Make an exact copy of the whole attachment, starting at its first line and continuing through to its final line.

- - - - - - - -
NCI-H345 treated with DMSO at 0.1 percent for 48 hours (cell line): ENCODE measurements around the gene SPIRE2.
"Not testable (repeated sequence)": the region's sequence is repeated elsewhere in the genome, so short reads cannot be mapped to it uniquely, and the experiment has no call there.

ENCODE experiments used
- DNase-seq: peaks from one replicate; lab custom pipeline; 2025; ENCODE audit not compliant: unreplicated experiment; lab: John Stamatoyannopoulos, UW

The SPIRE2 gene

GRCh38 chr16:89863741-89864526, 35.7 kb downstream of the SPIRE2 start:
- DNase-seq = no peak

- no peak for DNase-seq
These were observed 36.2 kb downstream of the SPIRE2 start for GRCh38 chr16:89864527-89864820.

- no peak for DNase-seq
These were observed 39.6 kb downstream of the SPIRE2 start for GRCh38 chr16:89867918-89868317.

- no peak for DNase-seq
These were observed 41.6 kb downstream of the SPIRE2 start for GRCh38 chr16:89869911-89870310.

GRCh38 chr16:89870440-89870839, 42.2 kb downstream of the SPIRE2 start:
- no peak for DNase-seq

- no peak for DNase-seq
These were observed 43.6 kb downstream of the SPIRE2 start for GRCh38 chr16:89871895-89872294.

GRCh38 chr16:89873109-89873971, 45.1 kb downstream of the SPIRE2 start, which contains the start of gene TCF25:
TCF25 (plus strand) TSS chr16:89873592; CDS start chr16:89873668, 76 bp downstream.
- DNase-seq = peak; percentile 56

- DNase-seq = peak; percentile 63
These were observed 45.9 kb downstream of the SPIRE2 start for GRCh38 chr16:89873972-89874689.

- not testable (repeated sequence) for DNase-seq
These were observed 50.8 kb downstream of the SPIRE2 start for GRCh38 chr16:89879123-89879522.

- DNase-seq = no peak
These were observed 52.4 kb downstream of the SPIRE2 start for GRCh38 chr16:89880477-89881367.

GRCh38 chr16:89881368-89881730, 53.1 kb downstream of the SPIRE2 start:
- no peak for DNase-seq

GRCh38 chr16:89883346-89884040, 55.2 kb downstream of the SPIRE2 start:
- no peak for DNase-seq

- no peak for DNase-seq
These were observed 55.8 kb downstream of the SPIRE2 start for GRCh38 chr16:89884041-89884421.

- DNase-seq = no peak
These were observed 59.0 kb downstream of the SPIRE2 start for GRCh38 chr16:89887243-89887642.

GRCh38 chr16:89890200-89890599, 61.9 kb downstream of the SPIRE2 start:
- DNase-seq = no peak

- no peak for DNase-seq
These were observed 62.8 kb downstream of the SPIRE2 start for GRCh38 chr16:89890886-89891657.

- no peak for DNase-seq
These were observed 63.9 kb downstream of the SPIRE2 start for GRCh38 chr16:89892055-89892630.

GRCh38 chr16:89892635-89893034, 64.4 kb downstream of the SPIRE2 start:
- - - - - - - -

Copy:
NCI-H345 treated with DMSO at 0.1 percent for 48 hours (cell line): ENCODE measurements around the gene SPIRE2.
"Not testable (repeated sequence)": the region's sequence is repeated elsewhere in the genome, so short reads cannot be mapped to it uniquely, and the experiment has no call there.

ENCODE experiments used
- DNase-seq: peaks from one replicate; lab custom pipeline; 2025; ENCODE audit not compliant: unreplicated experiment; lab: John Stamatoyannopoulos, UW

The SPIRE2 gene

GRCh38 chr16:89863741-89864526, 35.7 kb downstream of the SPIRE2 start:
- DNase-seq = no peak

- no peak for DNase-seq
These were observed 36.2 kb downstream of the SPIRE2 start for GRCh38 chr16:89864527-89864820.

- no peak for DNase-seq
These were observed 39.6 kb downstream of the SPIRE2 start for GRCh38 chr16:89867918-89868317.

- no peak for DNase-seq
These were observed 41.6 kb downstream of the SPIRE2 start for GRCh38 chr16:89869911-89870310.

GRCh38 chr16:89870440-89870839, 42.2 kb downstream of the SPIRE2 start:
- no peak for DNase-seq

- no peak for DNase-seq
These were observed 43.6 kb downstream of the SPIRE2 start for GRCh38 chr16:89871895-89872294.

GRCh38 chr16:89873109-89873971, 45.1 kb downstream of the SPIRE2 start, which contains the start of gene TCF25:
TCF25 (plus strand) TSS chr16:89873592; CDS start chr16:89873668, 76 bp downstream.
- DNase-seq = peak; percentile 56

- DNase-seq = peak; percentile 63
These were observed 45.9 kb downstream of the SPIRE2 start for GRCh38 chr16:89873972-89874689.

- not testable (repeated sequence) for DNase-seq
These were observed 50.8 kb downstream of the SPIRE2 start for GRCh38 chr16:89879123-89879522.

- DNase-seq = no peak
These were observed 52.4 kb downstream of the SPIRE2 start for GRCh38 chr16:89880477-89881367.

GRCh38 chr16:89881368-89881730, 53.1 kb downstream of the SPIRE2 start:
- no peak for DNase-seq

GRCh38 chr16:89883346-89884040, 55.2 kb downstream of the SPIRE2 start:
- no peak for DNase-seq

- no peak for DNase-seq
These were observed 55.8 kb downstream of the SPIRE2 start for GRCh38 chr16:89884041-89884421.

- DNase-seq = no peak
These were observed 59.0 kb downstream of the SPIRE2 start for GRCh38 chr16:89887243-89887642.

GRCh38 chr16:89890200-89890599, 61.9 kb downstream of the SPIRE2 start:
- DNase-seq = no peak

- no peak for DNase-seq
These were observed 62.8 kb downstream of the SPIRE2 start for GRCh38 chr16:89890886-89891657.

- no peak for DNase-seq
These were observed 63.9 kb downstream of the SPIRE2 start for GRCh38 chr16:89892055-89892630.

GRCh38 chr16:89892635-89893034, 64.4 kb downstream of the SPIRE2 start: